Rather, the Army is blaming others and the junta is saying it – chock full of generals – had nothing to do with it.

A photo from The Straits Times

A photo from The Straits Times

All of the corruption and “commissions” was by somebody other than military personnel: “We have focused on the fact that the Army’s reputation has allegedly been abused by someone who sought personal benefit through the project…”. When they name the person, “the Army definitely would sue wrongdoers if there was solid evidence of wrongdoing.” So maybe there isn’t solid evidence? Maybe it was the Army itself and its senior commanders? After all, that is the pattern of military corruption.

If Udomdej gets named, it must be that his “name is abused,” and then he decides “whether he will sue the culprits…”. This is smelling like a haul of fish caught by Navy-supplied slaves.

That the “Army set up a fact-finding panel to investigate alleged irregularities in the Rajabhakti Park project” sounds good until, after reading the above, it is realized that the “goal” is “protecting its [the Army’s] reputation”!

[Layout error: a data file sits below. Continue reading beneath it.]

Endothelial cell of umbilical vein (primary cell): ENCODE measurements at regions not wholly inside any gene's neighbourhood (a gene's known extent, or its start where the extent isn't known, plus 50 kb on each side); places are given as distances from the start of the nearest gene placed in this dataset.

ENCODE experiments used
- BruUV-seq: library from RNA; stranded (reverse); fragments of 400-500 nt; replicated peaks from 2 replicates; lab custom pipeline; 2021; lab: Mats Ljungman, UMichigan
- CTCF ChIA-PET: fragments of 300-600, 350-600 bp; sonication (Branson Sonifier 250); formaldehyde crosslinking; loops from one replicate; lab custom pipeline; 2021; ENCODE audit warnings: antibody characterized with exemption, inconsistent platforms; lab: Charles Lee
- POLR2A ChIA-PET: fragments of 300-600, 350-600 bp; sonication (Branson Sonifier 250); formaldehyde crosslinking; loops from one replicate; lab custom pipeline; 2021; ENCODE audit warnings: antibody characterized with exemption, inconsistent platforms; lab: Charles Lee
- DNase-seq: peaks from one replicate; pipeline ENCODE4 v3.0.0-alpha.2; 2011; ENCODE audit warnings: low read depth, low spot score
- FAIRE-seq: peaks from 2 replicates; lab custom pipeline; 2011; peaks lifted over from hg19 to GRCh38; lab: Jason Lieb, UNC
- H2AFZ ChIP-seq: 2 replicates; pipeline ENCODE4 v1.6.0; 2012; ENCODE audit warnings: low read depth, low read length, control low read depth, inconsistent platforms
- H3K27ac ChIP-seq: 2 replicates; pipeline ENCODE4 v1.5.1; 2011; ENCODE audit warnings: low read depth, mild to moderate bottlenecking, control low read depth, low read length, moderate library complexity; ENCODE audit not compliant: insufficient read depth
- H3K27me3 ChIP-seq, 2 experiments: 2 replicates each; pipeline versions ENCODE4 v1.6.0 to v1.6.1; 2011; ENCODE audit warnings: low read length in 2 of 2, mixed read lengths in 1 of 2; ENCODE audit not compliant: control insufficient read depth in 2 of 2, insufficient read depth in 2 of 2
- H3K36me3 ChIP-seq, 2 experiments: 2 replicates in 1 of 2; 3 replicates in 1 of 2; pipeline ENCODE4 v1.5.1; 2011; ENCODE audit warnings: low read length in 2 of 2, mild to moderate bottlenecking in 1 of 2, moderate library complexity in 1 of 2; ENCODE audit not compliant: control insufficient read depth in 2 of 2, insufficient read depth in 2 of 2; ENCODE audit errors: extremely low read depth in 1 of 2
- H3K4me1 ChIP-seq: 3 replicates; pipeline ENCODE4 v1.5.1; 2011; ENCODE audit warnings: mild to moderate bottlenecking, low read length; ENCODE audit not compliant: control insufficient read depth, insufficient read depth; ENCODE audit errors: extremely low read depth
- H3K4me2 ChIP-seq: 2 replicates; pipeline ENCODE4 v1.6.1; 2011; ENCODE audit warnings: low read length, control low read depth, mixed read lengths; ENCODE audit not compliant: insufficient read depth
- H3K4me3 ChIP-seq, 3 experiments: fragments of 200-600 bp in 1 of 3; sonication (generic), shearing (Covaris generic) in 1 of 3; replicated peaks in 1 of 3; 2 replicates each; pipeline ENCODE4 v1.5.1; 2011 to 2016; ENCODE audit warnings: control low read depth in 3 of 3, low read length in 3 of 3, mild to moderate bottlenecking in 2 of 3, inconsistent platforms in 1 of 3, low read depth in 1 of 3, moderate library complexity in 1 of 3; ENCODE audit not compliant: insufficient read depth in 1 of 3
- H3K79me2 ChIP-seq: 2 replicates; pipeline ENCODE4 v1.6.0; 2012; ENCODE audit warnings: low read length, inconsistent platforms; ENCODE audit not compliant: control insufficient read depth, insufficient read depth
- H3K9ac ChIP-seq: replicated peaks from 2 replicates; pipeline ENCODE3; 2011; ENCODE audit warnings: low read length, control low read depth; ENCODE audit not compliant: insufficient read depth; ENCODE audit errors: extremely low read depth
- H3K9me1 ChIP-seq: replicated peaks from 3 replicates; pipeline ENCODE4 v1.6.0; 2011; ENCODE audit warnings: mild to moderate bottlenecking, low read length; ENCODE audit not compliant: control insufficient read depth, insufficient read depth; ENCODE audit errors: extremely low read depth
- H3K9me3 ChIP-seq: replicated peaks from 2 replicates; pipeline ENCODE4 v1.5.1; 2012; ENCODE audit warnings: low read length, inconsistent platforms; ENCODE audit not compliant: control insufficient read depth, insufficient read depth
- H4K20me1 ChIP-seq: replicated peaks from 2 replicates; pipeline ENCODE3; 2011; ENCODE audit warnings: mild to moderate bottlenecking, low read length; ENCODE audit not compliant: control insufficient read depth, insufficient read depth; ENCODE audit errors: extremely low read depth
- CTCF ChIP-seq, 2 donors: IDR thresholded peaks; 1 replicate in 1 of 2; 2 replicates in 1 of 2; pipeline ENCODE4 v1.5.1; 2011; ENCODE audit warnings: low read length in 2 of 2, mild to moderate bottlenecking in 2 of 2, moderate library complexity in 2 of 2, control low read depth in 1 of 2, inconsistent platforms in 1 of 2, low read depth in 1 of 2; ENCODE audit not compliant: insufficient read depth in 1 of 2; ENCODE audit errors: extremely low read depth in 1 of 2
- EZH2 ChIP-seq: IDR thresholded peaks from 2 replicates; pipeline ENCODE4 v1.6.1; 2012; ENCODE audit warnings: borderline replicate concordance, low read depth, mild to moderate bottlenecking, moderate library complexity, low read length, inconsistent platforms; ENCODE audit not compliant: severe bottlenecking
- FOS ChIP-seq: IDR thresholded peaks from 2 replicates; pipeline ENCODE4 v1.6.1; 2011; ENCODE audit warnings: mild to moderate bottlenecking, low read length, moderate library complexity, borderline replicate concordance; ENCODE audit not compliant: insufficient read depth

The story from the military still seems to be that “some people did demand personal benefits through the project but after their actions were detected, they returned the money.” And, as Udomdej has stated, they then donated it back to the project. That fish odor will not go away.

Questions about the transparency of the Rajabhakti Park project emerged after Colonel Kachachart Boondee, a staff officer at the Third Army Area, was charged earlier this month with lese majeste along with the late famous fortune-teller Suriyan Sujaritpolwong’s secretary Jirawong Wattanathewasilp. It was alleged that they had falsely cited the Royal Family to demand money from big companies.

Defense Minister General Prawit Wongsuwan is busy handing out air freshener for the junta, playing down the scandal: “It’s not a big deal…”. He makes this point by declaring that the “budget used for the project did not come from state coffers.” It must be okay to use money from private citizens corruptly.